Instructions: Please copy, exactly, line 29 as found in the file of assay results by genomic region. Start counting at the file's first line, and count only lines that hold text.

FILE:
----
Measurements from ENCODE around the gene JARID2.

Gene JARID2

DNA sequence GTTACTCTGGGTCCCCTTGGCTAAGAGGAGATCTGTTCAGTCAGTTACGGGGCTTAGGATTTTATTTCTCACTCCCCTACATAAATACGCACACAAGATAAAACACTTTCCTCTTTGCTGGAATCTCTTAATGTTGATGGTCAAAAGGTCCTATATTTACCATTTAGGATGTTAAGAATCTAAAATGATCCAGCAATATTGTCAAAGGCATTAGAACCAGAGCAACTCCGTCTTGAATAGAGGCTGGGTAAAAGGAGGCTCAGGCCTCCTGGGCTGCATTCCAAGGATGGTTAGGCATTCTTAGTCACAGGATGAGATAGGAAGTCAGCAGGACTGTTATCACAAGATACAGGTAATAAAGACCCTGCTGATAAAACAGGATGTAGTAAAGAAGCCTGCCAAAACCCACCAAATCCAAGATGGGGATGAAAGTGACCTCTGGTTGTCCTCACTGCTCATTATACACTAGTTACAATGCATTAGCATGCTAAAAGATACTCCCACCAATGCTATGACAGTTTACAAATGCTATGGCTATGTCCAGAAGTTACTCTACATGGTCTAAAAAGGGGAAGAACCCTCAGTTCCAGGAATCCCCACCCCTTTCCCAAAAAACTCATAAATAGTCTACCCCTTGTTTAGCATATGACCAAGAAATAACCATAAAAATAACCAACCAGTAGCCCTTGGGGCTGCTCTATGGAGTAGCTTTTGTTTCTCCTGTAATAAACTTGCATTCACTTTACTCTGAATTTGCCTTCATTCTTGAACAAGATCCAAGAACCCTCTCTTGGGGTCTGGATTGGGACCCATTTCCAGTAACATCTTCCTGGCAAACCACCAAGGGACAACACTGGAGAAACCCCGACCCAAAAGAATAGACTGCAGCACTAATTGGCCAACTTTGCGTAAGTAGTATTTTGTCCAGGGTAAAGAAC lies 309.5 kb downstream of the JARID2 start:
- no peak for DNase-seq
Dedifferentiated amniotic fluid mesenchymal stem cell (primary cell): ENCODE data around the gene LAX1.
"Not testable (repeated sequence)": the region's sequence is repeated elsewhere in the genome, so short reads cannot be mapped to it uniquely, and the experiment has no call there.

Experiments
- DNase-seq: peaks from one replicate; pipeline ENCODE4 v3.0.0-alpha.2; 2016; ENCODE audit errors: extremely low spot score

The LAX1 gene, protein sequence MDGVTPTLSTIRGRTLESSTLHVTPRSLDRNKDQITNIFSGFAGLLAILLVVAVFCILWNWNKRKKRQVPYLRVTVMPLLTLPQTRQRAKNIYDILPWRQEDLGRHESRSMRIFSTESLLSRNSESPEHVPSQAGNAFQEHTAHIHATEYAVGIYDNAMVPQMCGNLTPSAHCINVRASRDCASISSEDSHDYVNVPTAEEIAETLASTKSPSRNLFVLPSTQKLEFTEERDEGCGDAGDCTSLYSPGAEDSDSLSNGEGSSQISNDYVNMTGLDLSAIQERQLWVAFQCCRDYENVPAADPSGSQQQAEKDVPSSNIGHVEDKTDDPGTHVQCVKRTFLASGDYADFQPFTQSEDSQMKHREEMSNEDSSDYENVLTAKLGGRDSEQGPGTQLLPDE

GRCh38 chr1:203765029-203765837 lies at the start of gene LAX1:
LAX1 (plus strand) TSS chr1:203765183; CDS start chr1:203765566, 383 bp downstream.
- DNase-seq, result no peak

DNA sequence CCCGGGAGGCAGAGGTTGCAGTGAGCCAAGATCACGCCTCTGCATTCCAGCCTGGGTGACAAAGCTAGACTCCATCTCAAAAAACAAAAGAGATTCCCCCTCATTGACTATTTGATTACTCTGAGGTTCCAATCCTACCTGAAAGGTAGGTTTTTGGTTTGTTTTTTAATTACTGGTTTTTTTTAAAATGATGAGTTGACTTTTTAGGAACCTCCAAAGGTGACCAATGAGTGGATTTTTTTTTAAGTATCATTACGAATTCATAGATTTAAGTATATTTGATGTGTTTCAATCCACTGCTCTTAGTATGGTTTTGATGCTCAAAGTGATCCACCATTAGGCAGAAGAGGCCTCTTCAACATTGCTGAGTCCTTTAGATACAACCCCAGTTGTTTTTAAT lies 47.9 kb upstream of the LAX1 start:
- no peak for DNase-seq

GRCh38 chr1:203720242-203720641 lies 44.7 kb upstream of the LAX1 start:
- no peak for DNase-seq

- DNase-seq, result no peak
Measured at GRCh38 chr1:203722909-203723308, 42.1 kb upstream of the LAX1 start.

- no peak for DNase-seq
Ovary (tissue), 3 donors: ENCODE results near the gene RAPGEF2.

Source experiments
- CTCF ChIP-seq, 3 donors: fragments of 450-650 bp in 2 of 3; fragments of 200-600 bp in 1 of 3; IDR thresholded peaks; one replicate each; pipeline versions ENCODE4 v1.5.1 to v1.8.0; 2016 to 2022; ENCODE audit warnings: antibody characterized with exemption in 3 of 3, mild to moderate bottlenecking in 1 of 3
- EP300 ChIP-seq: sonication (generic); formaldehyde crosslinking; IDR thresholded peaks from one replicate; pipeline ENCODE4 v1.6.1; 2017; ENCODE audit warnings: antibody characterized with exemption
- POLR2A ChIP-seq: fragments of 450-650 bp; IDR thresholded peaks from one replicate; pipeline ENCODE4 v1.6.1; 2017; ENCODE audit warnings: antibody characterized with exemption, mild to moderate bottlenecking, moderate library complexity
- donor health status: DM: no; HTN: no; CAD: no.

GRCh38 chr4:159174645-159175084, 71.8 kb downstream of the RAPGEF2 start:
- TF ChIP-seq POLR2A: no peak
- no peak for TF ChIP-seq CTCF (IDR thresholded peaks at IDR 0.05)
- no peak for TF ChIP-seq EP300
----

- no peak for TF ChIP-seq EP300